Posts Tagged ‘Stress-Related Headaches’

Massage Can Reduce Migraine Headaches

November 20, 2008

occipital-nerveA new study published last year shows the massage can reduce migraine headaches. The article is titled “Massaging Over the Greater Occipital Nerve Reduces the Intensity of Migraine Headaches.” (1) Good news for you….massage feels great and can help you relieve pain!

To better understand how massage can help your migraines, let’s have a simple anatomy lesson. I am assuming you don’t know where the greater occipital nerve is. And since random rubbing hasn’t proven to be effective for migraines, you probably will want to know where to massage or be massaged.

The Greater Occipital Nerve (GON) runs through the middle of the Suboccipital Triangle- four small muscles on either side of the upper neck. The GON innervates the scalp and areas over the ears. When our neck muscles get tight, epecially our occipital muscles (think base of the skull), irritation of the GON occurs. And you know what that means…a headache!

Tight muscles and nerve irritation can make even the happiest person miserable. The benefits of massage are unmistakable- muscle relaxation, increased blood flow, and stress-reduction. Now you can add headache relief to one of its many benefits.

massage-item-neckSelf-Massage or Partner Massage
1. Start massaging the neck and shoulders
2. Work your way up to the base of your neck (where the GON starts). Focus on any areas that are painful and tight. Many headache suffers have knots in their muscles, called trigger points. If someone pushes and holds a trigger point, you will feel the pain shoot up the head and recreate the headache. That’s the spot that should be relaxed with massage.
3. Finish up by massaging the scalp where the GON nerve endings are located.

To learn more about headache help or to book an appointment for a professional therapeutic massage and treatment, visit http://www.TranquilityCS.com.

(1) Piovesan, et al. Massaging Over the Greater Occipital Nerve Reduces the Intensity of Migraine Headaches. Arq Neuropsiquiatr 2007;65(3-A):599-604.* Full free article- http://www.scielo.br/pdf/anp/v65n3a/10.pdf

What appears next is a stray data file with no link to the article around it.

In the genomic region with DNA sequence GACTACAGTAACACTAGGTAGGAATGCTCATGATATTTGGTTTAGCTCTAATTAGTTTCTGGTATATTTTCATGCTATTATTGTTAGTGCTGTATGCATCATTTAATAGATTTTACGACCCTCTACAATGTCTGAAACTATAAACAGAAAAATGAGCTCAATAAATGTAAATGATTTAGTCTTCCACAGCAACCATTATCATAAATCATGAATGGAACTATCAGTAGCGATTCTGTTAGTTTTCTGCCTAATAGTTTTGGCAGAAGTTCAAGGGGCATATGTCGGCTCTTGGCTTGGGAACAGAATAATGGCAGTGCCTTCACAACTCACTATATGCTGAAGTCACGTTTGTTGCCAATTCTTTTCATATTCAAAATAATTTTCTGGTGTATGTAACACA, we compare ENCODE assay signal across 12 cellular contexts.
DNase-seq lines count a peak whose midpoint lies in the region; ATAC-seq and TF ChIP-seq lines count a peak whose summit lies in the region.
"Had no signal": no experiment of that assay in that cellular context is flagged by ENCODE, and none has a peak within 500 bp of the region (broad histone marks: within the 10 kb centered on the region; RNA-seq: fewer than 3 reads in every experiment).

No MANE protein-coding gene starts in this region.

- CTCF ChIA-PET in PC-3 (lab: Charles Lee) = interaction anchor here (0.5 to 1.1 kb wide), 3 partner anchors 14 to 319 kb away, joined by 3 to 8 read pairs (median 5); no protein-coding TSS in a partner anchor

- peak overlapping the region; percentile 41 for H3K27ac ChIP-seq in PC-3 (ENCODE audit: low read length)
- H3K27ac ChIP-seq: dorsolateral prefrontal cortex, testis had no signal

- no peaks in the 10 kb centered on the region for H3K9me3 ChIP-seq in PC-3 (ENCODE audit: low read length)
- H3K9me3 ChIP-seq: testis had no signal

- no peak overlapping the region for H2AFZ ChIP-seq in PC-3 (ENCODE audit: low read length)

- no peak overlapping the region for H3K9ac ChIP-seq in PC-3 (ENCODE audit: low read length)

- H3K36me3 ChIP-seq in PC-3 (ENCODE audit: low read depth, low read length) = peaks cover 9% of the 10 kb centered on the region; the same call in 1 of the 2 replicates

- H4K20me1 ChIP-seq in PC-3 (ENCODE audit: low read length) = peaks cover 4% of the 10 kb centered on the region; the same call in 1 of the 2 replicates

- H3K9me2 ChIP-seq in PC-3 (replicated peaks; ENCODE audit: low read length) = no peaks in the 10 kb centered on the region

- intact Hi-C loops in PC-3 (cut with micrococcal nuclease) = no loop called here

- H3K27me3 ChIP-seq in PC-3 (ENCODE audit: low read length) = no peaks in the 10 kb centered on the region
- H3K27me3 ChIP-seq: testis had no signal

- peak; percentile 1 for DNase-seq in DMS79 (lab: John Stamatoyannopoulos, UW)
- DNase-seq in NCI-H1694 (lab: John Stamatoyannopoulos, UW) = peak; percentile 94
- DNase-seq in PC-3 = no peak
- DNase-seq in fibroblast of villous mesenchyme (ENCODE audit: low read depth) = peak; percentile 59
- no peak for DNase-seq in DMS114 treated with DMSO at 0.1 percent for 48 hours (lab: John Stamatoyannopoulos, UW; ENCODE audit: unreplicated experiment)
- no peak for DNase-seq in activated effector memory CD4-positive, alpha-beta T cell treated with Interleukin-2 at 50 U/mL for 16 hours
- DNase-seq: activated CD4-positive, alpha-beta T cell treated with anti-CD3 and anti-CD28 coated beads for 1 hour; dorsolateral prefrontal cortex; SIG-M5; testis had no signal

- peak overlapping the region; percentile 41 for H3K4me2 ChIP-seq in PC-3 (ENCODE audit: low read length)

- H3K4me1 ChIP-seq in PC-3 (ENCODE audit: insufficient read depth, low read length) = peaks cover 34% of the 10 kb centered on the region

Advertisements

Stress Headaches

November 11, 2008


migraine-headache_1_1Stress headaches, or tension-type headaches, are the most common type of headache.  Surprisingly, as up to 78% of the general population will experience at tension-type headaches at some time during their lifetime.

Am I having a stress headache? Stress headaches are often the result of temporary stress, anxiety, fatigue or anger. Symptoms include a tight, band-like sensation around your head and spasms of the neck muscles and shoulders. Many stress headaches suffers experience pain and tightness just above the ears and at your temples.  Many times people experience temporary relief or exacerbation of their headaches when they press on certain points in their neck.

I heard stress headaches can occur every day. Some stress headache suffers have chronic tension-type headaches that can occur every day. A chronic tension-type headache is a condition where you have a stress headache on 15 days or greater every month. This type of headache is also called a chronic daily headache because many people have a headache every day.

When would I see my chiropractor for a stress headache instead of taking over-the-counter medications? I suggest if you are experiencing more than two stress headaches a week, you should visit your chiropractor.  Taking anti-inflammatories on a regular basis to eliminate headaches is masking the root of your problem: tight neck muscles, stress, and joint restrictions or misalignment can cause and aggravate your headaches.

Why do you treat stress headaches? Tension-type headaches are one of my specialties (and secretly, one of my favorite conditions to treat) because I personally suffer from them.  As a student in Chiropractic College I began experimenting with different techniques we were learning to treat my headaches.  After trying different treatments and practicing on patients and friends for months, a friend of mine showed me some soft tissue techniques he learned at his myofascial release seminar.  My headache was gone after his treatment when combined with spinal manipulation.  So, I kept trying it on everyone I could, and the treatment was helping more and more people.

How do you treat stress headaches in your practice, Dr. Funk? I use a combination of soft-tissue techniques (similar to massage), spinal manipulation, stretching, and simple strengthening exercises. Each patient has a 30-minute treatment that is relaxing and therapeutic.

Welcome to Tranquility Chiropractic Studio’s Blog!

August 23, 2008

Each post will provide the latest tips, techniques, and articles to help you relieve the effects of stress including: stress-related headaches, neck, and shoulder pain. Now the power to relax, soothe tired muscles, reduce stress-related headaches, and eliminate neck and shoulder pain is in your hands!

The founder of Tranquility Chiropractic Studio, Dr. Misty Funk, created a comprehensive clinic where patients could get treatment for stress-related conditions. As a complement to her clinic, Dr. Funk wants to offer education and motivation to relax in this stressful world we live in.

Dr. Funk is working everyday to take a little stress out of your world!

http://www.TranquilityCS.com.